Outsider status, especially multiple social marginalities, usually constitutes a burden. Certain combinations can be advantageous for cultural producers, however, especially when geographic marginality is part of the mix. The Local Color movement demonstrates the outsider’s edge. In mid-nineteenth century in America, print technology, reduced postal rates, and mass literacy led to the golden age of magazines. Their readers sought stories about the regional cultures that were disappearing in an industrializing nation. Local Color—fiction about places outside the northeast cultural heartland—met this demand. Local Color authors shared outsider identities – geography, gender, and sexuality—that characterized and shaped the movement. Comparison with authors in the adjacent genres of Bestselling, Sentimental, and The Atlantic Monthly fiction reveals that multiple outsiderness (1) was not typical for authors of the period, and (2) advantaged women from the geographic periphery, especially those with unconventional sexual careers.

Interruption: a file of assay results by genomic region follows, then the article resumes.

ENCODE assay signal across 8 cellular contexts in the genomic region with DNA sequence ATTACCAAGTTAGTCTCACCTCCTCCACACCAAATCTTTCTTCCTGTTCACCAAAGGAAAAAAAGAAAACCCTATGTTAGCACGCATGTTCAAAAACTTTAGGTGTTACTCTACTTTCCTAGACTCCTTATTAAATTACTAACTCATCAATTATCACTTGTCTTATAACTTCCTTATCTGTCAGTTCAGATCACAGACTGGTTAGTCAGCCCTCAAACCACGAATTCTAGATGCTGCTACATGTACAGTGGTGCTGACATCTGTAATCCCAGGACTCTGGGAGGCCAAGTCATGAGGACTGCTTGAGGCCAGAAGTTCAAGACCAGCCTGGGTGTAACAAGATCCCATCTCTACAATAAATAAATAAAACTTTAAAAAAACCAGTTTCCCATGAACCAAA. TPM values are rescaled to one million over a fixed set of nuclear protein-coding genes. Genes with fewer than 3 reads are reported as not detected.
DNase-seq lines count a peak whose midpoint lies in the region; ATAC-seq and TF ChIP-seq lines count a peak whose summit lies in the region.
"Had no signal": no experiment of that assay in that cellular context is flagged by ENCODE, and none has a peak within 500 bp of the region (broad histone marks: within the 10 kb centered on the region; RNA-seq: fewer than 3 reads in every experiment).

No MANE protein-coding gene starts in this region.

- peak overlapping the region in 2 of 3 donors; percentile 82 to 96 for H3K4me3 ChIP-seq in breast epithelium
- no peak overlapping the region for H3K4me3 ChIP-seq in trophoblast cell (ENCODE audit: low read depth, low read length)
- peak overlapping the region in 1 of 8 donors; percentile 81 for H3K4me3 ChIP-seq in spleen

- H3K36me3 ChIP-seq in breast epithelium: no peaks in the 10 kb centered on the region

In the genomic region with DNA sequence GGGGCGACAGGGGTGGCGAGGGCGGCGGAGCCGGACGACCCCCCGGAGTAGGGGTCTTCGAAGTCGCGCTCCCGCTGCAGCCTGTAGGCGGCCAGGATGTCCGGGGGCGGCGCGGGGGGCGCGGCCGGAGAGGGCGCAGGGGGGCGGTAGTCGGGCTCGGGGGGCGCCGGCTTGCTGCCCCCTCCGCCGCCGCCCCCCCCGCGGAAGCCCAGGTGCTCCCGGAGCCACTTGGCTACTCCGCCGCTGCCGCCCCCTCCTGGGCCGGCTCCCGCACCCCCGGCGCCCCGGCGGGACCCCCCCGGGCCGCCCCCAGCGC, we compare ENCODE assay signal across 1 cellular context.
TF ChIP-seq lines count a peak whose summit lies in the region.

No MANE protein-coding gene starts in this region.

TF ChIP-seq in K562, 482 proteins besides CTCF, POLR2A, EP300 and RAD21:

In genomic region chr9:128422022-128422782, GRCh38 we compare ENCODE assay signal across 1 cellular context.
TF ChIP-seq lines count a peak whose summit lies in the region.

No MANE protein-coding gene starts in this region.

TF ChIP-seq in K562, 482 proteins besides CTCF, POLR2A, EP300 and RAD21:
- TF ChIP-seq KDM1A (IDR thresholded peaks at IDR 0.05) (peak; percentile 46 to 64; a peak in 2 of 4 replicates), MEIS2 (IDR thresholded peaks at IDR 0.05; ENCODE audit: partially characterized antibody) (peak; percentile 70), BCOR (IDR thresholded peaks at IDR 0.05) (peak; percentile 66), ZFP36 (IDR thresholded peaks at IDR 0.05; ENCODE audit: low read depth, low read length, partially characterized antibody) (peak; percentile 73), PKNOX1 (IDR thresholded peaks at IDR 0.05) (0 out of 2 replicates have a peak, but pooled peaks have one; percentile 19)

ASJC Scopus subject areas
- Sociology and Political Science